An email newsletter can include any information you want it to. Part of planning ahead also includes thinking about who will be reading your email and what they want to see. Before embarking on a massive online marketing strategy, do an informal (or formal) poll among your students and parents to ask what information they would most like to see in an email. It might be upcoming competition dates, the latest results, links to photos on the website or just class times. Part of the beauty of an email newsletter is that you can change it easily, adding more content and linking to other online articles.
Rule #7 – stay relevant and interesting
The inherent creativity of the education world and the huge wealth of inspiring material you can generate will allow you to represent yourself online in a variety of engaging ways – from live streaming of performances to archived images. These can be included in your email newsletter as well. A clear, clean design with a template that you keep consistent each time will allow your audience to quickly scan and find the news that they’re most interested in. For example, your diary dates could be set down one side with the main news in the middle, and a special offer at the bottom.
Rule #8 – be consistent
Email newsletters are a simple, fun, relevant – and consistent! – way of communicating with your students that they will look forward to seeing in their in-box. So make sure that you keep up regular contact and maintain your promise of weekly or monthly news. There’s nothing more disappointing that signing up for something and then not receiving it!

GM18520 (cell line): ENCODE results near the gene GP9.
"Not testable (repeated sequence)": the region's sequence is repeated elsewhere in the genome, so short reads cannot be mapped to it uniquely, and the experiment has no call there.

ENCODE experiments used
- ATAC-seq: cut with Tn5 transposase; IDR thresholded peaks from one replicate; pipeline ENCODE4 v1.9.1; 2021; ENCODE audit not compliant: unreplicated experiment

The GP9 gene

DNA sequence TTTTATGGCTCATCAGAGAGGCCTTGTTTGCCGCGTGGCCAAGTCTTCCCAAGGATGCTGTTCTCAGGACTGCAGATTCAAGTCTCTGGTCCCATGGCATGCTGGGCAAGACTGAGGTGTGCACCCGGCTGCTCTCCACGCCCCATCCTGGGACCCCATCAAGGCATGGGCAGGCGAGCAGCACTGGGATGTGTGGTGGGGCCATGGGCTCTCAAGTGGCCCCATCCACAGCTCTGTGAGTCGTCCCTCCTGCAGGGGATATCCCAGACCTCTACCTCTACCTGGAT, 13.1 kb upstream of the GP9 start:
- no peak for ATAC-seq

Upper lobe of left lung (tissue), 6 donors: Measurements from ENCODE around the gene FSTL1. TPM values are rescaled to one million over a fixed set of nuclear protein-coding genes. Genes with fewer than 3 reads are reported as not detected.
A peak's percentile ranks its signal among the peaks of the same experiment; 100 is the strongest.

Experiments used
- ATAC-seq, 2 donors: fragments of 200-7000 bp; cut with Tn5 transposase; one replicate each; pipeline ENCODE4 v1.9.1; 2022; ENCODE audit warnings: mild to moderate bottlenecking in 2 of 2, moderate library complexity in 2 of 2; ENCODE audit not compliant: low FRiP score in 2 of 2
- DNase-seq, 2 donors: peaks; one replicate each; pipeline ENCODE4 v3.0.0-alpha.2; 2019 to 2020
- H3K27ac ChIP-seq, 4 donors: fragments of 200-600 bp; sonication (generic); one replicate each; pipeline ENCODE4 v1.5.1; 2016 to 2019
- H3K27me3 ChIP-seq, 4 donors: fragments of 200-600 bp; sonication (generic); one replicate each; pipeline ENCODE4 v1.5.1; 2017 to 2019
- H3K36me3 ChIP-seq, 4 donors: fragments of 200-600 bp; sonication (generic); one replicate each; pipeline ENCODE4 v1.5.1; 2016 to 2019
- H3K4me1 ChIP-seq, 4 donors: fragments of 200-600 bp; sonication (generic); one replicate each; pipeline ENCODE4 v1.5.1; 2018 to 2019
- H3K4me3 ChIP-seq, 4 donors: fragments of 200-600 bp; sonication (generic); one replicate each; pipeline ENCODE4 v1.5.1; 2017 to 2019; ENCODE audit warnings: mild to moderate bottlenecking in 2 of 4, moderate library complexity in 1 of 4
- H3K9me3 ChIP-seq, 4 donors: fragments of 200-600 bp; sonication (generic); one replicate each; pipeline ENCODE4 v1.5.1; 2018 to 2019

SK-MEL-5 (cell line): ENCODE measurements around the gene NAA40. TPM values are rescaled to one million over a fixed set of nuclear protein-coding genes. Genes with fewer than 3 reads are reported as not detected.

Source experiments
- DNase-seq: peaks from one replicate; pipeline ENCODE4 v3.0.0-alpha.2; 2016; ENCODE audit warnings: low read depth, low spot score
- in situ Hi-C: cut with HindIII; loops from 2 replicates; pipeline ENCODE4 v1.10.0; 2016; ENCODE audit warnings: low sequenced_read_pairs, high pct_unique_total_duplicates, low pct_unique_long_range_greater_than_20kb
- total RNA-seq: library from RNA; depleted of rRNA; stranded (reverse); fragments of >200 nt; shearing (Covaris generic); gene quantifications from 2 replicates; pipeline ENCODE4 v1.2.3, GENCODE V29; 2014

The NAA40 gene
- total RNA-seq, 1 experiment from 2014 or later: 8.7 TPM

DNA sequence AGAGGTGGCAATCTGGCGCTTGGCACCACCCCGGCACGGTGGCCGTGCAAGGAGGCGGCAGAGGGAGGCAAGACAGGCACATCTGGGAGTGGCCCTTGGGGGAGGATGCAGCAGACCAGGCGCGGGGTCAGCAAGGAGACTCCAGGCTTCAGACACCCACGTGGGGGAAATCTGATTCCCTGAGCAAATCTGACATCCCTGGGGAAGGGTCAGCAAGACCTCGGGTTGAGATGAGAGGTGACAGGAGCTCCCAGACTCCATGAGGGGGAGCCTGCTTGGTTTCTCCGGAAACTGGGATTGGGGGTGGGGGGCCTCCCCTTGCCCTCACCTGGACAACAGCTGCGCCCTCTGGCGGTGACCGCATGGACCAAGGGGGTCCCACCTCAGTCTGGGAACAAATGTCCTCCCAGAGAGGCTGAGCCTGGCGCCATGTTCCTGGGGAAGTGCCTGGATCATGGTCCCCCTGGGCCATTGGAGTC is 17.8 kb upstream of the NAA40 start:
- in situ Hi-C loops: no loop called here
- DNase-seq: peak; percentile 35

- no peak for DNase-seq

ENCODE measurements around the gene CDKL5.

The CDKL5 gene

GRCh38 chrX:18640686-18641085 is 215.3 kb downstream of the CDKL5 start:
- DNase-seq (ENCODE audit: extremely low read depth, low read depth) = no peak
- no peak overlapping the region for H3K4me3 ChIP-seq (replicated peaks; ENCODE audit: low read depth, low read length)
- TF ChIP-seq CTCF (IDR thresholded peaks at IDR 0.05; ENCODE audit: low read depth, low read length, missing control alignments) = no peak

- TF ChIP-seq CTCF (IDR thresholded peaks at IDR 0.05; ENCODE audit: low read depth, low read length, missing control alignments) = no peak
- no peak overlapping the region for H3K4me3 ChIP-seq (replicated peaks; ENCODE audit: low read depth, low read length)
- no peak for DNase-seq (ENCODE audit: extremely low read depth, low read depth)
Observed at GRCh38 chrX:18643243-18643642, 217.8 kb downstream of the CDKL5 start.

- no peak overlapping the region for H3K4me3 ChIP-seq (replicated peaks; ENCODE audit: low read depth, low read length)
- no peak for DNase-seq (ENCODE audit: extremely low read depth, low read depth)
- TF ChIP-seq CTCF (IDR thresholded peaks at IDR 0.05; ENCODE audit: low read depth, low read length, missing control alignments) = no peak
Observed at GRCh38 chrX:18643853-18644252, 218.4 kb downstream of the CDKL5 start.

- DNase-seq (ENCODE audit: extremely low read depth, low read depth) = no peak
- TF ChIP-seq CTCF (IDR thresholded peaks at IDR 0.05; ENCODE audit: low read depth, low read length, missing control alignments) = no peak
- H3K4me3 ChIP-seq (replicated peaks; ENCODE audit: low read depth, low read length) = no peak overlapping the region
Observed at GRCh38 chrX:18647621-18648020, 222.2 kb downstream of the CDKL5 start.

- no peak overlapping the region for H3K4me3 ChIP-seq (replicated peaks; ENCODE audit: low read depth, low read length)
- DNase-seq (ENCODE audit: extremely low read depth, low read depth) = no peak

Rule #9 – keep it simple
You might have lots to say, but it’s very easy to lose your audience with an email if they have to keep scrolling through reams of text. Keep it clear and concise and if you need to, link through to a longer article or message on your website. If you include a “call to action” or something that you want your subscribers to do, make it really obvious what they should do (click through to an online form, call to sign up for a class etc.) and make it clear why they should do it. Are they getting a discount, or is it a requirement for the new term?
Rule #10 – think of your ending
A short P.S. at the end of the emails can also catch attention and increase the number of people who click through to your website. Giving people an incentive to do something such as register for an event or read more information can often work well here.
Don’t forget – all of the online communication tools that continue to pop up are just that, tools. Without a clear message and an audience to reach out to, they’re like power drill without a wall and a picture to hang.
*Sarah Clarke is Head of Marketing & Membership Support Services at the ISTD
The Imperial Society of Teachers of Dancing (ISTD) is one of the world’s leading dance examinations board. From Ballet to Ballroom, we cover the full spectrum of genres and for more than 100 years we have provided training for dance teachers and examiners, enabling them to enter their students for examinations, develop new techniques and spread the joy of dance. We also offer our members a range of support including marketing and promotional advice. To learn more about the ISTD please visit www.istd.org or to find a dance teacher in your area please visit www.dance-teachers.org.